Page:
For a game that was released in 2012, Prototype 2 doesn’t exactly wow with its visuals. Everything looks good enough, but the city is rather bland and your enemies mostly look the same. There are some impressive moments such as uppercutting a helicopter, smashing in a tank with its own gun turret or unleashing a tendril attack that causes the screen to erupt in a shower of blood but for the most part the visuals are nothing special. The camera is also still a bit fiddly and in the middle of the chaotic battles it is easy to lose track of what is going on. There are some stylish cut-scenes to flesh out the plot, but these mostly involve Heller swearing at everyone and vowing to smash something so it is hard to stay interested.

If you are in the mood for a violent and gory game with plenty of swearing and a lead character that has a severely broken moral compass then Prototype 2 will keep you entertained for hours. The story isn’t going to leave a lasting impression but it does set the scene for some epic battles. Sprinting up the side of a building before hurling yourself at a helicopter is still as fun as it was in the first game and there are three huge areas to keep you busy. Despite its flaws, I had a blast playing Prototype 2 and it held my attention long enough to acquire most of the trophies that it has.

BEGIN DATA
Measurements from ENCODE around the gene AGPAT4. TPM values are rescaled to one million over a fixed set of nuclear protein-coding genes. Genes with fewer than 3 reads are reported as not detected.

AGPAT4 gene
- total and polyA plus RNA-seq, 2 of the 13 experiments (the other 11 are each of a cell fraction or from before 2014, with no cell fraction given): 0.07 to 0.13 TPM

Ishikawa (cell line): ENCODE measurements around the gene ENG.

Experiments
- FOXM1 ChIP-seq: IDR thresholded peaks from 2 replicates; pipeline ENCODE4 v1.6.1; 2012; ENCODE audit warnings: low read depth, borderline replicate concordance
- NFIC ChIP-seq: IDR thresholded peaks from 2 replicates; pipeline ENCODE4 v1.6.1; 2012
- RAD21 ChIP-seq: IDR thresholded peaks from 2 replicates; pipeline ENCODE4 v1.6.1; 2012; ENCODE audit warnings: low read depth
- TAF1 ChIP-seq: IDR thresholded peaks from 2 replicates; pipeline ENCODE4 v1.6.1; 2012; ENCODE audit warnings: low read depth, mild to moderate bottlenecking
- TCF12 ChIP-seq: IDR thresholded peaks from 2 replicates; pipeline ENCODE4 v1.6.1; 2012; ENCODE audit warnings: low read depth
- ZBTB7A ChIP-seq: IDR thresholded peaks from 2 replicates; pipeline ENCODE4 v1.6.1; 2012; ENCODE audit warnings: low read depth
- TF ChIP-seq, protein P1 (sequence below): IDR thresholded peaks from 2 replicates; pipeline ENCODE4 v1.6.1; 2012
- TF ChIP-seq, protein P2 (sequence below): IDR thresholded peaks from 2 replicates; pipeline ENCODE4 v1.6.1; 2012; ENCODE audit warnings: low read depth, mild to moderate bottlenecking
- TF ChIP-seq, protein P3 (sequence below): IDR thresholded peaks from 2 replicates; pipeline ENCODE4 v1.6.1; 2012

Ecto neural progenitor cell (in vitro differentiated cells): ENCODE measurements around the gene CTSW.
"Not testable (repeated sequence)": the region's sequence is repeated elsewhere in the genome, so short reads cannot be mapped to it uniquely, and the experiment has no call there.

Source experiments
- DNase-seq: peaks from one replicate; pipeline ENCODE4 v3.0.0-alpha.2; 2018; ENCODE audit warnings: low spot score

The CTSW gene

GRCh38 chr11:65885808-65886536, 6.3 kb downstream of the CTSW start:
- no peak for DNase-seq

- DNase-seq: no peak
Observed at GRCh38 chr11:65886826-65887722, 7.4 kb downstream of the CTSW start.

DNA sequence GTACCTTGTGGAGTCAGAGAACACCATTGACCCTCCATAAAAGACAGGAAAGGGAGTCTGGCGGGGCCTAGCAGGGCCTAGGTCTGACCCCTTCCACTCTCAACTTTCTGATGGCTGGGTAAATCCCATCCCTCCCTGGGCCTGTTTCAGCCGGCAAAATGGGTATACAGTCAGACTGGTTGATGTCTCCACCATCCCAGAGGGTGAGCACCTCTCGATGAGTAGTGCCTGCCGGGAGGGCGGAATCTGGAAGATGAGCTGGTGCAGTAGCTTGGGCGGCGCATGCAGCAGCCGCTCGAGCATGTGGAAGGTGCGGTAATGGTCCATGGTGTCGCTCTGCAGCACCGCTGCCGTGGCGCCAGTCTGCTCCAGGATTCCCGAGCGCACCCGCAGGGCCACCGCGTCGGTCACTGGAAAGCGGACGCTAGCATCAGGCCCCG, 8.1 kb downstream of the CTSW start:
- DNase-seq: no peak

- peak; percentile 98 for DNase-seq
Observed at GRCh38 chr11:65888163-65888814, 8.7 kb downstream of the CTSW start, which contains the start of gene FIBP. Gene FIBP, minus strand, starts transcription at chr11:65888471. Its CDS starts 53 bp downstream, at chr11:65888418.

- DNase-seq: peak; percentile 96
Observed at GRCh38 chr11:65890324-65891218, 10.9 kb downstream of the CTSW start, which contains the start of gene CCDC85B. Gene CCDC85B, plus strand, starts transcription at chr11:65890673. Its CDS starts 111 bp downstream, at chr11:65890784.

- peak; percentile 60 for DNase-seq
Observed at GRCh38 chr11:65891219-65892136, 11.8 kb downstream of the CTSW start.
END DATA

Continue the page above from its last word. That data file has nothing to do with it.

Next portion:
*Review originally published 2013.